Let the Healing Begin

 

When you get the call from your doctor stating your test results have come back, it’s like time stops. With bated breath, you hang on to every word the doctor says with hopes of good news only to get the news you’ve dreaded—you need surgery. To make matters more challenging, the doctor informs you that this surgery needs to happen within the next few days.

Immediately, as fear grips you, a rush of thoughts go through your head. You begin to think about how much your life will change and how you will get through this period in time. After getting past the initial shock, the planning begins. You reach out to loved ones and friends to let them know the news and immediately you are showered with overwhelming love and support. To your surprise, getting someone to assist you post-surgery was much easier than anticipated.

Being a caregiver requires someone to wear many different hats. Not only do they have to think about the person they’re caring for, they still need to manage your own personal affairs. Providing care for someone after surgery can include everything from planning their medication, cooking their meals, and possibly bathing and dressing them during their recovery. While you’re assisting them in the hospital, it is important to ask a multitude of questions of the nurses and doctors. Specifically, what type of medication would be required post-surgery and if there are any pieces of equipment, such as oxygen machines or portable suction machines that are needed to aid in the healing process.

Take over

Simple things can go a long way. If you are the appointed caregiver during this time, something as small as walking the dog or checking the mail is huge for someone who is immobile. The last thing you want for your loved one is for them to re-injure themselves during recovery. Doing small things can relieve them mentally and physically.

Stay with them

Providing company during recovery is therapeutic. Simply being by their side and providing support can show your loved one how much you care. If you plan to stay beyond the hospital, things such as medication planning and meal planning are invaluable. To reduce anxiety or depression, it is good to sit with your loved one and watch TV, read a book, or pull out some old photos just to reminisce. These simple gestures can promote a positive environment for healing.

Provide comfort

After a surgical procedure, your loved one may be temporarily immobile. It is important that you surround them with things that will keep them comfortable and limit their mobility. Things such as the TV remote, a phone, an extra blanket, magazines, or pen and paper can keep them from moving as much and it also lessens their likelihood of becoming bored.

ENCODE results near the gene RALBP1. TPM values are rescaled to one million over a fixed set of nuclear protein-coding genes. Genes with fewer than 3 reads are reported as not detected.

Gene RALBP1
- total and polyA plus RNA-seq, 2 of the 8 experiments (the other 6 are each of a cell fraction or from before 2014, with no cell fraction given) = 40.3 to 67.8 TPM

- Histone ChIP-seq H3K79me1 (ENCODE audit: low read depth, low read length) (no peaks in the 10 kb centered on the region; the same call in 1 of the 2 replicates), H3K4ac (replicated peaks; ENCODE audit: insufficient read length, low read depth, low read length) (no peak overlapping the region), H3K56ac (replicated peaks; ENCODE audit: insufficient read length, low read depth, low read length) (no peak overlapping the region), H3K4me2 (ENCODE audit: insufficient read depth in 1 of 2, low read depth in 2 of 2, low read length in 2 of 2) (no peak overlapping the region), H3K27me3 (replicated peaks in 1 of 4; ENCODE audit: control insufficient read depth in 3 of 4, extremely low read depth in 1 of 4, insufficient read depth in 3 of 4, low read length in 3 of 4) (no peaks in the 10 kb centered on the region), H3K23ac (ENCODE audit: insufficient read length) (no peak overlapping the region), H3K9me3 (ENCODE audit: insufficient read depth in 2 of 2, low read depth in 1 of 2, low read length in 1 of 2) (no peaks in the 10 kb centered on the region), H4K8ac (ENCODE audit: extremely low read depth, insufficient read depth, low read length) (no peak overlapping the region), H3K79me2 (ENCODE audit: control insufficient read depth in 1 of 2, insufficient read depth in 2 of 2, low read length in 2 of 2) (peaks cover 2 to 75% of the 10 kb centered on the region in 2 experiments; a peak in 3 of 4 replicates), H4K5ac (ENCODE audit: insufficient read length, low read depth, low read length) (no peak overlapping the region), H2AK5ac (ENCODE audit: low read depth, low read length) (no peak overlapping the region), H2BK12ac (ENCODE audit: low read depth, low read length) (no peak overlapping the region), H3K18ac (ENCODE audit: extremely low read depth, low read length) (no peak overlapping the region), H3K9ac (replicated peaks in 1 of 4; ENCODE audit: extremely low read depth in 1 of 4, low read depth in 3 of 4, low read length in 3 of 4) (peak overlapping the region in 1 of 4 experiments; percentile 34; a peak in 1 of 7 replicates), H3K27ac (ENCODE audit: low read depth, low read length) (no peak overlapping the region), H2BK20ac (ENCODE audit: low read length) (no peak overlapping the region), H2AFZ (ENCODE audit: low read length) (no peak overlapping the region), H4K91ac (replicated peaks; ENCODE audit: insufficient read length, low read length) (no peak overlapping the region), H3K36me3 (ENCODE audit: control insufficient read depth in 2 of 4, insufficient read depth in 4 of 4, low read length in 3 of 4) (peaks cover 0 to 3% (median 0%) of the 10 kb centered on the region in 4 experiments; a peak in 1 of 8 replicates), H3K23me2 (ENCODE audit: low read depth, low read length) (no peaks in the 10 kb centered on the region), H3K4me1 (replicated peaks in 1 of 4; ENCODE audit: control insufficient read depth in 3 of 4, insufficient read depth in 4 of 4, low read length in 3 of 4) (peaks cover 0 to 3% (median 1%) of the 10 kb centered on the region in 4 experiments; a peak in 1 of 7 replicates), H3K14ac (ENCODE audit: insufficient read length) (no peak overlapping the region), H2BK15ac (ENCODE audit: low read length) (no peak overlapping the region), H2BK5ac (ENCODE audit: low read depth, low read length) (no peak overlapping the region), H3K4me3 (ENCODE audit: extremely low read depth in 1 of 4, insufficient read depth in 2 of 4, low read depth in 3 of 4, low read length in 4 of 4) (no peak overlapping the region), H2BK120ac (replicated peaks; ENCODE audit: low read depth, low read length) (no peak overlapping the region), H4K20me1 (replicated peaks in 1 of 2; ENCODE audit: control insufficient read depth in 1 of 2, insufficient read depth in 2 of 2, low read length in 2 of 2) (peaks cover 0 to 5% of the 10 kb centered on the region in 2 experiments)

Cooking and cleaning

Since your loved one will be immobile, it is important that you provide them with great food that will aid in their healing process, nourish their body, and nourish their soul. Meal preparation can be a great time for you and your loved one to bond over a great meal. After all, they’re not going anywhere, so now would be a good time to sit back and enjoy a wonderful meal with your friend. Doing a quick sweep of the kitchen or putting away a few dishes would also help that special person relieve their mind of the million and one things they have on their to-do list.

Be patient and consistent

Understanding that your loved one cannot move about as freely as they normally would, it is important that you pack your patience. Their trips to the bathroom can be slow and arduous, but stay the course with them to ensure they have everything they need. Consistency is another factor that aids in the healing process. You can alleviate anxiety and stress for your loved one by showing up when you say you will.

Healing is a process and takes time. Your patience with your loved one is a virtue. Studies have shown that patients who have the support of family and friends are more likely to follow the medical plan provided by the doctor and have shorter stays in the hospital. Because of this, it is imperative that you show up and support your loved ones during their post-surgery recovery. Let the healing begin.

Comments

  1. This is fantastic information

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